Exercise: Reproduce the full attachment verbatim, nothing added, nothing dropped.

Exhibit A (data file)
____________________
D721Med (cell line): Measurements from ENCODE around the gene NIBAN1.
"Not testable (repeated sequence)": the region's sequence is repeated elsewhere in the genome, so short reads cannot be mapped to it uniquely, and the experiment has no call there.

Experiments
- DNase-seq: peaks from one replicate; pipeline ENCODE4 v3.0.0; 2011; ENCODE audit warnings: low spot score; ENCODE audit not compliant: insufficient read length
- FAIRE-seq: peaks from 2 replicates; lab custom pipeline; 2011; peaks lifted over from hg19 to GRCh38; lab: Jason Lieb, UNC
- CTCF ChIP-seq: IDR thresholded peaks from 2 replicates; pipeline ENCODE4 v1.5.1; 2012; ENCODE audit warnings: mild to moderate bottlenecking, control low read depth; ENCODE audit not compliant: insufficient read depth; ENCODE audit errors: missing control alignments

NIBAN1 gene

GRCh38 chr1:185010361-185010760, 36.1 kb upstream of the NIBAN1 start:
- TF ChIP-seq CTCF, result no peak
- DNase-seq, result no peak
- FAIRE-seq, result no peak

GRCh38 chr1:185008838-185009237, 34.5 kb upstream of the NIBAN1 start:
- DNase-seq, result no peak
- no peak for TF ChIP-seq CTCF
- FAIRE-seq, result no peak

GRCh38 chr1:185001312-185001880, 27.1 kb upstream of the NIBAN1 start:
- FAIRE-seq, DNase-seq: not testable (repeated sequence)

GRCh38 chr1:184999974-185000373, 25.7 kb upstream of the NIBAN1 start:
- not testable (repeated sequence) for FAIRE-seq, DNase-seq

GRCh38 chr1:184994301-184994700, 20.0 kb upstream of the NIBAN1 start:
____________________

D721Med (cell line): Measurements from ENCODE around the gene NIBAN1.
"Not testable (repeated sequence)": the region's sequence is repeated elsewhere in the genome, so short reads cannot be mapped to it uniquely, and the experiment has no call there.

Experiments
- DNase-seq: peaks from one replicate; pipeline ENCODE4 v3.0.0; 2011; ENCODE audit warnings: low spot score; ENCODE audit not compliant: insufficient read length
- FAIRE-seq: peaks from 2 replicates; lab custom pipeline; 2011; peaks lifted over from hg19 to GRCh38; lab: Jason Lieb, UNC
- CTCF ChIP-seq: IDR thresholded peaks from 2 replicates; pipeline ENCODE4 v1.5.1; 2012; ENCODE audit warnings: mild to moderate bottlenecking, control low read depth; ENCODE audit not compliant: insufficient read depth; ENCODE audit errors: missing control alignments

NIBAN1 gene

GRCh38 chr1:185010361-185010760, 36.1 kb upstream of the NIBAN1 start:
- TF ChIP-seq CTCF, result no peak
- DNase-seq, result no peak
- FAIRE-seq, result no peak

GRCh38 chr1:185008838-185009237, 34.5 kb upstream of the NIBAN1 start:
- DNase-seq, result no peak
- no peak for TF ChIP-seq CTCF
- FAIRE-seq, result no peak

GRCh38 chr1:185001312-185001880, 27.1 kb upstream of the NIBAN1 start:
- FAIRE-seq, DNase-seq: not testable (repeated sequence)

GRCh38 chr1:184999974-185000373, 25.7 kb upstream of the NIBAN1 start:
- not testable (repeated sequence) for FAIRE-seq, DNase-seq

GRCh38 chr1:184994301-184994700, 20.0 kb upstream of the NIBAN1 start: